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How to Find the Real Bargain Printer

How to Find the Real Bargain Printer

It is often said that buying a new printer can be cheaper than a new set of cartridges. Although this may be true in certain circumstances, this practice would be extremely wasteful. The reality of the situation is that even if it is cheaper to buy a new printer, rather than replacing your ink cartridges, you are probably going to end up spending more money to print than you would have if you had calculated and compared the costs of printing with available printer options before making your purchase. Saving money on printing is not exactly rocket science, but it can be a daunting task if you don¡¯t know where to begin with your calculations. Let¡¯s go through the elements that contribute to cost of printing, calculate and compare the costs of printing with a variety of printers, and implement this information in an easy to use form for identifying printers that yield real bargains.

Printer Prices vs. Ink Prices

Consumers often wonder: ¡°Why is it that manufactures sell printers for so little, but demand such a high price for ink?¡± While cruising the aisles of your local ¡°big-box¡± retail store, you may come across incredible printer deals. Printers selling for $32.00 to $69.00 catch the eye and excite the bargain hunter in all of us. You take the printer home, fall in love with it, and then run out of ink. It is at this point that you discover that it¡¯s going to cost you more than what you paid for your printer (or pretty close to it) to replace your cartridges. Simply put, printer manufacturers price their machines low, and expect to profit on your ink consumption. So if printer manufacturers analyze their revenue as an aggregate of expected ink consumption, in addition to the printer sales, then consumers should also take a similar approach in calculating their real costs.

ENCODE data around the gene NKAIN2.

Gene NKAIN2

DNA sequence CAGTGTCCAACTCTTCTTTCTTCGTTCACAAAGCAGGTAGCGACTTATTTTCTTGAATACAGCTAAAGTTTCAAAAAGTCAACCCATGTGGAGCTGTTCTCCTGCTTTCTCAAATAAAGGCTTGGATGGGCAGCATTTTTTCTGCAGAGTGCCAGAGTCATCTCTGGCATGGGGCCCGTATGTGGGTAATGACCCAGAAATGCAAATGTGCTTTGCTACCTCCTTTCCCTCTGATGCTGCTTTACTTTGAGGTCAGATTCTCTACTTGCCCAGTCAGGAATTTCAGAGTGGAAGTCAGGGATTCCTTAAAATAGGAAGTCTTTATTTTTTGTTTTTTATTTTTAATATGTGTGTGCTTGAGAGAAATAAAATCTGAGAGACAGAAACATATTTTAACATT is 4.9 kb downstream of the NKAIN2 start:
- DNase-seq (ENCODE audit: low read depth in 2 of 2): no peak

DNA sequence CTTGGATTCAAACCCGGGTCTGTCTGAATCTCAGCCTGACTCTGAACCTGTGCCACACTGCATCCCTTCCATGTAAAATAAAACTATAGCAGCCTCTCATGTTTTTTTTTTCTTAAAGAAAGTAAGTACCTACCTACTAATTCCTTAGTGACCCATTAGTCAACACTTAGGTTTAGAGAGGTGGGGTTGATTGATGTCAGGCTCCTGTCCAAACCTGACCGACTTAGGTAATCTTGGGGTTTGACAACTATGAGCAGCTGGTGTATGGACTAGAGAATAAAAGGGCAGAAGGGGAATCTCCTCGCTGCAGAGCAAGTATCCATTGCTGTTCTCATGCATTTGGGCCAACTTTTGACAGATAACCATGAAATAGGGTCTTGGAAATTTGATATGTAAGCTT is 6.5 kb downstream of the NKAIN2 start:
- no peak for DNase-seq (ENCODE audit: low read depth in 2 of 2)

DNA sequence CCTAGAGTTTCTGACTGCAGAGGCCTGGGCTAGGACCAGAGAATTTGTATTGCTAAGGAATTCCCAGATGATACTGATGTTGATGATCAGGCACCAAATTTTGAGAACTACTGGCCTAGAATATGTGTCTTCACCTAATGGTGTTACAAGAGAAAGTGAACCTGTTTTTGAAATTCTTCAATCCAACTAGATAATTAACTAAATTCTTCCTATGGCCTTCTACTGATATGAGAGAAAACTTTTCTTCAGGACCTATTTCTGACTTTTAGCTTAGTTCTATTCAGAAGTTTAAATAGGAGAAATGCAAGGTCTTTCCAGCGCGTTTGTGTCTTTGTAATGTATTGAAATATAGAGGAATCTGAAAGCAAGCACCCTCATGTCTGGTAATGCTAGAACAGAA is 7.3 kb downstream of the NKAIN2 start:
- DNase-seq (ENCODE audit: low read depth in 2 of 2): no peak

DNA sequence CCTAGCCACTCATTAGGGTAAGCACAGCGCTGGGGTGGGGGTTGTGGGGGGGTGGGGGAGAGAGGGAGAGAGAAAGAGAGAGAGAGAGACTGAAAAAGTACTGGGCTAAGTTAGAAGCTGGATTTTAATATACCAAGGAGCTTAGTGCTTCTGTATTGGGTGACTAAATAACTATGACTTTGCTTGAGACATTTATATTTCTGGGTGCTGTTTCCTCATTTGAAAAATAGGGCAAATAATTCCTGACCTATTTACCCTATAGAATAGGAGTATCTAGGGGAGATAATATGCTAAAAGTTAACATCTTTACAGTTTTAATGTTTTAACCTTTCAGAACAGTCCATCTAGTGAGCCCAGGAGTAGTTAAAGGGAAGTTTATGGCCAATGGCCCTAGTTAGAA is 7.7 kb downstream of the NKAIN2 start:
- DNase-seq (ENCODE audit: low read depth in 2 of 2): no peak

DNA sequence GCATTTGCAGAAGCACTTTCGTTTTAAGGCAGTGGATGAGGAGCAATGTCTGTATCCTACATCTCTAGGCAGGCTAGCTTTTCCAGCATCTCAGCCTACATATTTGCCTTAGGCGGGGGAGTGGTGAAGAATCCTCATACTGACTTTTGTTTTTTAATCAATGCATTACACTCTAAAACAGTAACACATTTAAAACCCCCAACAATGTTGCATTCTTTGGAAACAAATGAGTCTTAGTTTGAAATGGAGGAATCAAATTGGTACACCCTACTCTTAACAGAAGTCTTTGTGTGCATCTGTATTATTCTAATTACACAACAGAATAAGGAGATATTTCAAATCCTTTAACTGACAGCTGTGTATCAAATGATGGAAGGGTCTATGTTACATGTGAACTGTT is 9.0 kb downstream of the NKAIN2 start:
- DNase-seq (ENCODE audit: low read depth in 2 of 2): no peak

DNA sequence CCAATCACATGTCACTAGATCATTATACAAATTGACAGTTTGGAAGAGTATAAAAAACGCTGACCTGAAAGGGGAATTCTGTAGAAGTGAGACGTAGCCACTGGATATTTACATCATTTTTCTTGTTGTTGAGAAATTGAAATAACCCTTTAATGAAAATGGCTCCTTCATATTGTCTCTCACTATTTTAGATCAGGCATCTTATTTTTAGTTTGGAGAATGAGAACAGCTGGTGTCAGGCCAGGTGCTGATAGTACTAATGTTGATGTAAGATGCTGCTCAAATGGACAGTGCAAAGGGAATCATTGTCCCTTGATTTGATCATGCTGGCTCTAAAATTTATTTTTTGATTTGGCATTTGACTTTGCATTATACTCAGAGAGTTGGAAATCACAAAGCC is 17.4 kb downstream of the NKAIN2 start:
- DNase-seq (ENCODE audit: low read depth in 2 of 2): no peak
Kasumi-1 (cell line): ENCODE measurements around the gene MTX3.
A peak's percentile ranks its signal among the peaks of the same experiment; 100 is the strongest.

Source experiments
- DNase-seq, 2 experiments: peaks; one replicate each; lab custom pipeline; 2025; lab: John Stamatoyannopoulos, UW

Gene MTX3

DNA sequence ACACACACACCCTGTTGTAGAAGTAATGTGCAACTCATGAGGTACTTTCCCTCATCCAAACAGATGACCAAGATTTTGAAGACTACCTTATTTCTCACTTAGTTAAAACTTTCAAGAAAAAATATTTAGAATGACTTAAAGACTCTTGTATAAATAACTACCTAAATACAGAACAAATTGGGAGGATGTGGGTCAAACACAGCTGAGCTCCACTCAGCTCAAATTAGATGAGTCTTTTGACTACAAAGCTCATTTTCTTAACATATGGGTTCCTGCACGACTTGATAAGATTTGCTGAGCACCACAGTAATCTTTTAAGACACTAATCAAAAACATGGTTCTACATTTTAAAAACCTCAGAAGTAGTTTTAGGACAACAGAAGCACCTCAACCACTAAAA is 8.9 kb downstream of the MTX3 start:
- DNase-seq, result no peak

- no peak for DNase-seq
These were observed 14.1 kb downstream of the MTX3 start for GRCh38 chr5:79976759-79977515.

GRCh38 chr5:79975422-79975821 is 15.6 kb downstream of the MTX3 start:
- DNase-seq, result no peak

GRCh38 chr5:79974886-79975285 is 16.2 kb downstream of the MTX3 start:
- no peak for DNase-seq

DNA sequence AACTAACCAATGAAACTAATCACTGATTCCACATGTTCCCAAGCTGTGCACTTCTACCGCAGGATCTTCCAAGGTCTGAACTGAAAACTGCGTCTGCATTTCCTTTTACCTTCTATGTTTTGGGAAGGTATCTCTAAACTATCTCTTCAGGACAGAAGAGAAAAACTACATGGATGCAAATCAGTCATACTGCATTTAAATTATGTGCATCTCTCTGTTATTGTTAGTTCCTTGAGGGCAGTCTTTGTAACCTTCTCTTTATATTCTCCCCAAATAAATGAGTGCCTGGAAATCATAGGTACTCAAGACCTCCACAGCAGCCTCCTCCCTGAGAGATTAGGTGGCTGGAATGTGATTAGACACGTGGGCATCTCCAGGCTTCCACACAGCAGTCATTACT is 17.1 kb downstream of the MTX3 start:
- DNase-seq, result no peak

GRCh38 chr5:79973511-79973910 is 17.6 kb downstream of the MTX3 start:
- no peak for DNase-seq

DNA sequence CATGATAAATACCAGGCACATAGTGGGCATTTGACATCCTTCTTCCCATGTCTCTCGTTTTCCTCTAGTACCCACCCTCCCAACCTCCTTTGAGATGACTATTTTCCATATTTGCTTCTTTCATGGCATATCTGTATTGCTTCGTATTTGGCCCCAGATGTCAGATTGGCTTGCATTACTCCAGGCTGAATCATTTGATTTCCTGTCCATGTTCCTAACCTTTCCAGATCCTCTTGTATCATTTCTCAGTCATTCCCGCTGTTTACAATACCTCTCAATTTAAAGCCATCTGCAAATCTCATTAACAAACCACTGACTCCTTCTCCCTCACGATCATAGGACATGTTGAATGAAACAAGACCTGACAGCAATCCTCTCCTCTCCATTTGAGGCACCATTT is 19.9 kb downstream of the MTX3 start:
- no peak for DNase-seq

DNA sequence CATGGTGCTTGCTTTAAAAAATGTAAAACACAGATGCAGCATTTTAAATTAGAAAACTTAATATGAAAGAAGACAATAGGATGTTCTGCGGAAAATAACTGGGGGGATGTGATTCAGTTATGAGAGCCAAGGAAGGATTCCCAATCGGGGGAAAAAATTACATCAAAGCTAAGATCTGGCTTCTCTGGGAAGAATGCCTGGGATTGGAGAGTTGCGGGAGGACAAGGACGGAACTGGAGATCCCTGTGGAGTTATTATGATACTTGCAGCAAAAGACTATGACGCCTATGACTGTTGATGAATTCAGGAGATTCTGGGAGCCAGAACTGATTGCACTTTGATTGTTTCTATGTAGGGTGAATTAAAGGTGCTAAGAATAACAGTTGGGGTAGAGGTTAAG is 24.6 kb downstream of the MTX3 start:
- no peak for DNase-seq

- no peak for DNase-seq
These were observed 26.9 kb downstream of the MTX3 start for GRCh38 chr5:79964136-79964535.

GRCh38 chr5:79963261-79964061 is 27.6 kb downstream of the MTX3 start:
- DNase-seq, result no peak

Canon Pixma MP250 $32.00 $50.90 **
Epson Stylus NX115 $39.00 $31.80 ***
HP DeskJet F4580 $49.00 $44.90 ***
    * Price
  ** OEM Price Black + Color
*** Compatible Price Black + Color

Cartridge Yields and Cost Per Page

All cartridges are not equal; brand to brand, model to model, cartridge yields and their prices vary. These differences can serve to the confusion of cost calculation. One set of cartridges for one printer may cost less than another, projecting the perception of cost savings, but when considering their yields, you may discover that the more expensive brand may result in a lower cost per page. When only dealing with one model in comparing the cost of printing between standard and high capacity versions, cost per page is always lower with the high capacity (as illustrated in our article The Case For High Capacity Ink Cartridges). So, for the purposes of our calculations today, we will be using the costs of high capacity cartridges when available.

Cartridge yields are generally calculated by manufactures using standards established by ISO (International Organization for Standardization). One page is generally defined as having 5% coverage of ink; this usually amounts to one sixth to one fourth of a page covered in about 12 pt type, single spaced, and not bold. Although your printing will vary in coverage (usually much higher than 5%), this standard allows you to compare the cost per page of different cartridges. To establish the cost per page, you simply divide the cost of a cartridge by the estimated page yield. Page yields are usually found on the box, on a manufacturer’s website, or by calling the manufacturer directly.

Canon Pixma MP250 $0.057 $0.080  
Epson Stylus NX115 $0.017 $0.069  
HP DeskJet F4580 $0.036 $0.058  
    * CPP Determined by dividing InkSell Prices by OEM ISO Yield

Laser Printer vs. Inkjet Printers